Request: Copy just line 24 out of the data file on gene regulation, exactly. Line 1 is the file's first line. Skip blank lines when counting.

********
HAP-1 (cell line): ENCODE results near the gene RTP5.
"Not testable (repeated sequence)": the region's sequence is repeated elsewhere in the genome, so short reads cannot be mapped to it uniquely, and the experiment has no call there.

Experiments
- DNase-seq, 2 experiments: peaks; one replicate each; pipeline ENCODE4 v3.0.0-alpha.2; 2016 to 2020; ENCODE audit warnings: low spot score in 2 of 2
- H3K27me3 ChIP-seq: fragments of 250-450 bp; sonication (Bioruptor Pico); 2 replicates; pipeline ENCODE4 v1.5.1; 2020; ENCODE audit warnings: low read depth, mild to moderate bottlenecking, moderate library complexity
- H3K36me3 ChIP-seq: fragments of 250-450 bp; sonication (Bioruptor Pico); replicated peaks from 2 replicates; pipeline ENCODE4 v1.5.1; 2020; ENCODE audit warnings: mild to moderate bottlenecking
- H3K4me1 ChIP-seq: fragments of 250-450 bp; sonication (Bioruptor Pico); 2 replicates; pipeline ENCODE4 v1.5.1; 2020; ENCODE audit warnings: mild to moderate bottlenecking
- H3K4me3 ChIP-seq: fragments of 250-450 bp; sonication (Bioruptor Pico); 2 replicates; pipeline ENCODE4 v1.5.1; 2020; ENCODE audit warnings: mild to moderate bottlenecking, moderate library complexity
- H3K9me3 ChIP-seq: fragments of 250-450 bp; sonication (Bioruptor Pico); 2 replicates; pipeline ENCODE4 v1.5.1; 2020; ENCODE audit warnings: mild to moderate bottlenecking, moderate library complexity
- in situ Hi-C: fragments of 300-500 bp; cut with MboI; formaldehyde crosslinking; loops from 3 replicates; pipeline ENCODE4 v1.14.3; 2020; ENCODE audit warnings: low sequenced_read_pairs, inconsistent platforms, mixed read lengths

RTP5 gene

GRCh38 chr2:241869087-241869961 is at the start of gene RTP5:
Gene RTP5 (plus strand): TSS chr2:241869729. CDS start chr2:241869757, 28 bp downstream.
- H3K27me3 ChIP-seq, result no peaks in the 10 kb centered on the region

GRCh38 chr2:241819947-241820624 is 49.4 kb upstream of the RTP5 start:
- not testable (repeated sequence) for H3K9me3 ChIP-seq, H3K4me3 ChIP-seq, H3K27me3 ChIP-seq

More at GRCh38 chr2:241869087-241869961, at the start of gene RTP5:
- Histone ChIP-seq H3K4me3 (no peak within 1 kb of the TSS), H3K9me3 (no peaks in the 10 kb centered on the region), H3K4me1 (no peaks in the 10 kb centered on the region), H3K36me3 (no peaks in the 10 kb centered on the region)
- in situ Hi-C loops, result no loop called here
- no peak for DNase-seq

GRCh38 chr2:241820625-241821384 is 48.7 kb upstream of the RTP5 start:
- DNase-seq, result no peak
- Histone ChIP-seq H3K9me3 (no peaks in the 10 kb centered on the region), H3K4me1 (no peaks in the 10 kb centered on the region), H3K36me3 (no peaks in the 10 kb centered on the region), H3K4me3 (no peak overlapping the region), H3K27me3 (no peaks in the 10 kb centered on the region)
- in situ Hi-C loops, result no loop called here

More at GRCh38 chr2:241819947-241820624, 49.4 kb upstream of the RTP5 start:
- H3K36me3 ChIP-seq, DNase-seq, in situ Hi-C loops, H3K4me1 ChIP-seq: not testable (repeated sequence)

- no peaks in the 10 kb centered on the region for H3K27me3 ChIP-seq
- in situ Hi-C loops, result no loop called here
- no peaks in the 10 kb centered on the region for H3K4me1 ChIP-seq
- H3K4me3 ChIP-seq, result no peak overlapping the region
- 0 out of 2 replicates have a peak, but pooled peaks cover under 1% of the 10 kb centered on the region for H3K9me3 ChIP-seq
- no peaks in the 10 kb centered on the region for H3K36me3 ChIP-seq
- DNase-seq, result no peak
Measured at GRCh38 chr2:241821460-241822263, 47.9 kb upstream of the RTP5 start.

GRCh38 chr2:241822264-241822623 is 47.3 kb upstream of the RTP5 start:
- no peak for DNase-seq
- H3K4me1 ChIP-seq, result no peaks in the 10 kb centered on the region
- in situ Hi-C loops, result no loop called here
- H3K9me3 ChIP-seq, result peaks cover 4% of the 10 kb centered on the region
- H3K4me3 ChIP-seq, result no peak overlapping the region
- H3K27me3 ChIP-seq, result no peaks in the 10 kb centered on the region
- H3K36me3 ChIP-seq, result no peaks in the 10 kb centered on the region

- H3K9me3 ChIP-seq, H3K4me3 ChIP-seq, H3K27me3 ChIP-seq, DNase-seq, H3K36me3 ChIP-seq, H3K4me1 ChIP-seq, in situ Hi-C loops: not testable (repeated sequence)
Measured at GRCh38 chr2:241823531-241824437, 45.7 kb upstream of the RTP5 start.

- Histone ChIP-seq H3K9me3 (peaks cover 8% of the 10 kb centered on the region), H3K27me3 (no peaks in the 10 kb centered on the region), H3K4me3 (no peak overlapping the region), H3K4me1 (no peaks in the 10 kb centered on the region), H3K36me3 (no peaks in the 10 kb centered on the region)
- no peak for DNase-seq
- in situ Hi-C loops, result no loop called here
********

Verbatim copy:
- in situ Hi-C loops, result no loop called here